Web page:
Rumours of French credit rating cut by S&P sends stocks and euro over 1% lower

<p>Stock markets and the euro were sent tumbling in afternoon trade on Friday as rumours emerged that Standard and Poor’s was imminently preparing to downgrade […]</p>

Stock markets and the euro were sent tumbling in afternoon trade on Friday as rumours emerged that Standard and Poor’s was imminently preparing to downgrade a host of eurozone countries’ sovereign ratings including that of France.

The FTSE 100 lost 25 points and the euro was down by over 1% against the dollar, as traders sold the single currency in favour of safe haven asset classes.

Rumours had been swirling throughout much of the afternoon and this sent both stocks and the single currency heavily lower. Rumours gathered pace when Reuters quoted a eurozone source saying that the S&P had planned to cut several countries’ credit rating later in the day, but that this would not include Germany. French TV channels also reported widespread stories that France had indeed seen its credit rating citing government officials.

Despite the lack of confirmation from the S&P, traders wasted little time in downsizing their amount of risky assets associated to France, Europe and the sovereign debt crisis. This meant that financial stocks reversed their earlier day’s gains to trade in negative territory and there were also strong bearish moves in the euro, which hit a new 16-month low against the US dollar, losing 1.2% on the day.

No surprises
In truth, were there to be a French downgrade by the S&P tonight it would not in the slightest bit be a surprise and has been long rumoured in the markets ever since the EU Summit in December. Back then the S&P placed 15 of the 17 eurozone countries on watch for a possible downgrade and the markets have been awash with rumours for weeks that France’s rating could be cut before the end of January. As a result, today’s euro and stock market weakness could have been much more severe as many traders had started to price in a rate cut from Standard and Poors’ given their firm rhetoric towards concerns over the top notch ratings and the lack of significant progress made at the last EU Summit.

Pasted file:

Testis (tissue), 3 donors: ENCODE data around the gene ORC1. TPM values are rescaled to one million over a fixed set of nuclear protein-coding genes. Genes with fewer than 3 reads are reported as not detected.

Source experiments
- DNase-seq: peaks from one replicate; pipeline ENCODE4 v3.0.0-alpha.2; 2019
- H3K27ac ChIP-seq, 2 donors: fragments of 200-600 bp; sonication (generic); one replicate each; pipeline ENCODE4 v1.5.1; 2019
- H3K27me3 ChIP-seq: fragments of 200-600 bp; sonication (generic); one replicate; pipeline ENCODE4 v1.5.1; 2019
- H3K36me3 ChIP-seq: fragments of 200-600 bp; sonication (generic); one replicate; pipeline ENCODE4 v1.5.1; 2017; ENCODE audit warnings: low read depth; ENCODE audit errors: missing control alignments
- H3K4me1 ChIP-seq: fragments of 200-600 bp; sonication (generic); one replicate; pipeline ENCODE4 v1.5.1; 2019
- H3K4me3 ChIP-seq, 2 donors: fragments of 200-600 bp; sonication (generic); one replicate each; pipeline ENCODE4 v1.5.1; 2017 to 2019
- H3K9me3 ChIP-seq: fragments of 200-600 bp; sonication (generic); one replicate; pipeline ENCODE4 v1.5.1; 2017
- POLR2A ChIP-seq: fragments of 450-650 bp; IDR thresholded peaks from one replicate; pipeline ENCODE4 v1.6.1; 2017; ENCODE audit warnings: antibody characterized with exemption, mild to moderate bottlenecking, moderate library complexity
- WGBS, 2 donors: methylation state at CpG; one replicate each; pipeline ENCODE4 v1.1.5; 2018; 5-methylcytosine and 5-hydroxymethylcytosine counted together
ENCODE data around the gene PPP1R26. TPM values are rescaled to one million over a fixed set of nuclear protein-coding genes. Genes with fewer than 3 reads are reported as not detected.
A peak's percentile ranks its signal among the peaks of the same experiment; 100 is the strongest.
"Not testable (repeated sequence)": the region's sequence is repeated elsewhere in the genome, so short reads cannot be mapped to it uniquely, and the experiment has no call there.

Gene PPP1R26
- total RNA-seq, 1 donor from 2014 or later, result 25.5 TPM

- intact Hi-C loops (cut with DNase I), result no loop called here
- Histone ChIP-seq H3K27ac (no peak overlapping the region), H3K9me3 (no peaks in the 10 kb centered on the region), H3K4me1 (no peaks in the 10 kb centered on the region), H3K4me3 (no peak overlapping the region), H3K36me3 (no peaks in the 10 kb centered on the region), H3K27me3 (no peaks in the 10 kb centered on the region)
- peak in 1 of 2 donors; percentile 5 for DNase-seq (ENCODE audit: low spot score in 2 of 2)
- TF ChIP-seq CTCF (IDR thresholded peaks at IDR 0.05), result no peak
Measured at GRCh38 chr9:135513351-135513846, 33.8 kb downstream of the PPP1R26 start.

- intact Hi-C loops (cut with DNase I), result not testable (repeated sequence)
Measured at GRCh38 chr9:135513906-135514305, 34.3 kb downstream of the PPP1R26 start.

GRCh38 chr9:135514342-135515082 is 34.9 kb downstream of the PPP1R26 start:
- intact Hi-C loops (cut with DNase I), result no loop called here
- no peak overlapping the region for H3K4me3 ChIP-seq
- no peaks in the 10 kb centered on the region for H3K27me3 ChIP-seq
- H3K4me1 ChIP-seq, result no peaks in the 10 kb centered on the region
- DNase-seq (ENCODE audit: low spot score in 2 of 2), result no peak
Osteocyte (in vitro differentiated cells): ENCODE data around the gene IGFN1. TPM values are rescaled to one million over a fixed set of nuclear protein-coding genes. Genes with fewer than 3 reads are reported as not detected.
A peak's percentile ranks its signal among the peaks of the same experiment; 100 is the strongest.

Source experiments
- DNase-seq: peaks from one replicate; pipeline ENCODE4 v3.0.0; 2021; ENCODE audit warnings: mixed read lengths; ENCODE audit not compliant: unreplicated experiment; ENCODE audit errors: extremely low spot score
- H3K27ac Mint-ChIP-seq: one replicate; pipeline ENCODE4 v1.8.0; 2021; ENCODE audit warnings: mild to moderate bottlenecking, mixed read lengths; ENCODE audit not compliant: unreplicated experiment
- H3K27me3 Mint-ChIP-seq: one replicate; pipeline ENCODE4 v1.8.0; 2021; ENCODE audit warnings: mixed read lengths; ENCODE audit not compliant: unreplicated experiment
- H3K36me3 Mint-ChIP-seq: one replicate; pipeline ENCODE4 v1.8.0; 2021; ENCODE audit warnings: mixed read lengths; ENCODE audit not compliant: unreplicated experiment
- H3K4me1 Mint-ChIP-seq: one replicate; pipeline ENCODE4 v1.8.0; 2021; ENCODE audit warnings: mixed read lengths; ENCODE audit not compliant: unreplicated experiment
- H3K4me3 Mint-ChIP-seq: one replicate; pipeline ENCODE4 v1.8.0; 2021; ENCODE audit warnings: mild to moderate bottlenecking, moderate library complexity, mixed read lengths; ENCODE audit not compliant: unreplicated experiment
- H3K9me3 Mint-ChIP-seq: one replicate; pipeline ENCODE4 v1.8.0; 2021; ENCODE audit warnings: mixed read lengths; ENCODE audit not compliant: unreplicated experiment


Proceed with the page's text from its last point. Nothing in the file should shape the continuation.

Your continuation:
A rate cut would be significant nonetheless. First and foremost, it would be a big sign from the S&P that money with France is no longer at the supreme safe levels to which many investors have grown accustomed. Secondly, this could impact France’s ability to seek funding and the premium levels to which they pay lenders. Thirdly, it could impact France’s contribution to the EFSF and indeed the EFSF itself, whose rating will be affected by any move in the rating of its key creditors, increasing dependency on Germany who has already indicated a stubborn resistance to increase its contributions to containing the crisis. But more so, this could trigger a marked escalation in the sovereign debt crisis and the contagion effects from the so called PIIGS nations (Portugal, Italy, Ireland, Greece and Spain) to one of the two the powerhouses of the eurozone, France.

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